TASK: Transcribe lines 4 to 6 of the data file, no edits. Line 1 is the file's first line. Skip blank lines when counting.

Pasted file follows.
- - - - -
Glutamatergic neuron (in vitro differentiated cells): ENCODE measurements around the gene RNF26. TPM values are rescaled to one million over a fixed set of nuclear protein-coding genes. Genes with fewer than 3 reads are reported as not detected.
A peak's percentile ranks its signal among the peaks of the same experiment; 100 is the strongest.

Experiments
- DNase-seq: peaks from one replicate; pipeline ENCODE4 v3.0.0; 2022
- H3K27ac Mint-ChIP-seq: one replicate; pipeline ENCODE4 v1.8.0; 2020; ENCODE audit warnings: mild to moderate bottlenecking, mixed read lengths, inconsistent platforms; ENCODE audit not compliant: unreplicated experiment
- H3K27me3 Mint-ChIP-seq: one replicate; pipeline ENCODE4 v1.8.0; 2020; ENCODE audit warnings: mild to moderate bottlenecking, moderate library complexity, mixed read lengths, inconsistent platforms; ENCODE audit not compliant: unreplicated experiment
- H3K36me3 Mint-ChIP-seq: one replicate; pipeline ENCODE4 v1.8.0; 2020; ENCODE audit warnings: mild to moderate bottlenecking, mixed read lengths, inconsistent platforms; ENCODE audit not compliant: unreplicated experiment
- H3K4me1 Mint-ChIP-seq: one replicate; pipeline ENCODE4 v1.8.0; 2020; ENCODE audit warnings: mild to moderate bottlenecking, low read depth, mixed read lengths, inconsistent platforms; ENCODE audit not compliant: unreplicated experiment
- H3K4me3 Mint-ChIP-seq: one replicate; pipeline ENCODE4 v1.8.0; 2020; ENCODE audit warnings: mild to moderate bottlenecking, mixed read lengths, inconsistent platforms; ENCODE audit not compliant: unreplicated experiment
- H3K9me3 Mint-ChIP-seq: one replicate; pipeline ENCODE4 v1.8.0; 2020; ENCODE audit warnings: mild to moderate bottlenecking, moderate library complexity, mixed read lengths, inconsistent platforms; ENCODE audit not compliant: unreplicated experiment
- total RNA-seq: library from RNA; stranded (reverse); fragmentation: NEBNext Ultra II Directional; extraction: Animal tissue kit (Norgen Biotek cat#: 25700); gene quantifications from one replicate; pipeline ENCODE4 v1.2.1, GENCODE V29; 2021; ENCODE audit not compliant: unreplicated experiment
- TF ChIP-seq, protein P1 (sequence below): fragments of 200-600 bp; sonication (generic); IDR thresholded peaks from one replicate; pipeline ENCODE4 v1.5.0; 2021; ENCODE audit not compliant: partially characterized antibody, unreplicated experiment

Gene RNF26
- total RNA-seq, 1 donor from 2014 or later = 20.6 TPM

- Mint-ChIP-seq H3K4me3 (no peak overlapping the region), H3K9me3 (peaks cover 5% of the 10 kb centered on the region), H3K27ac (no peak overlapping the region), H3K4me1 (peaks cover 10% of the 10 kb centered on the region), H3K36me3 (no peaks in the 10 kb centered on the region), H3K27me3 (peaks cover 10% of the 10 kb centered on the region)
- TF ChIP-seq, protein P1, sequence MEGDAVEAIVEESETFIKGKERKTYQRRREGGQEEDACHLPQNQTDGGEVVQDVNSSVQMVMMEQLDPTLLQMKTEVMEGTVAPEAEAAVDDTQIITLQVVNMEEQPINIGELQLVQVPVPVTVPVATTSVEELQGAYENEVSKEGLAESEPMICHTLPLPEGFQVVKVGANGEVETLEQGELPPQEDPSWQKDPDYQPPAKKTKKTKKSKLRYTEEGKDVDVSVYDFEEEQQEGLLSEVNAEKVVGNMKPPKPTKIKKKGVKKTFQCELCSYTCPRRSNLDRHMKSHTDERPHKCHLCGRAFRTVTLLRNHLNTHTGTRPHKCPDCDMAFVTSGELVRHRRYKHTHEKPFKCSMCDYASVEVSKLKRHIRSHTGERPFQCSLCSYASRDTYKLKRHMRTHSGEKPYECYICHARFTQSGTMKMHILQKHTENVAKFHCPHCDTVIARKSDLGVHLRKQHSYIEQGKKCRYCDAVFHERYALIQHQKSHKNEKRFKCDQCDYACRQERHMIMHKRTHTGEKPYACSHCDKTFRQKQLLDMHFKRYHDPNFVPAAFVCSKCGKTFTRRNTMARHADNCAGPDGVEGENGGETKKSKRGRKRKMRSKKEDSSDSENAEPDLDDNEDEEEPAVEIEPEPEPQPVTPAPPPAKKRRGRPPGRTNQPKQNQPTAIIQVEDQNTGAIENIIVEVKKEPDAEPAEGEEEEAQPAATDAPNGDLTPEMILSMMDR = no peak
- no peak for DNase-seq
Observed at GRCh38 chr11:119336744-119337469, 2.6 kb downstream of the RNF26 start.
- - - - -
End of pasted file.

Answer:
- DNase-seq: peaks from one replicate; pipeline ENCODE4 v3.0.0; 2022
- H3K27ac Mint-ChIP-seq: one replicate; pipeline ENCODE4 v1.8.0; 2020; ENCODE audit warnings: mild to moderate bottlenecking, mixed read lengths, inconsistent platforms; ENCODE audit not compliant: unreplicated experiment
- H3K27me3 Mint-ChIP-seq: one replicate; pipeline ENCODE4 v1.8.0; 2020; ENCODE audit warnings: mild to moderate bottlenecking, moderate library complexity, mixed read lengths, inconsistent platforms; ENCODE audit not compliant: unreplicated experiment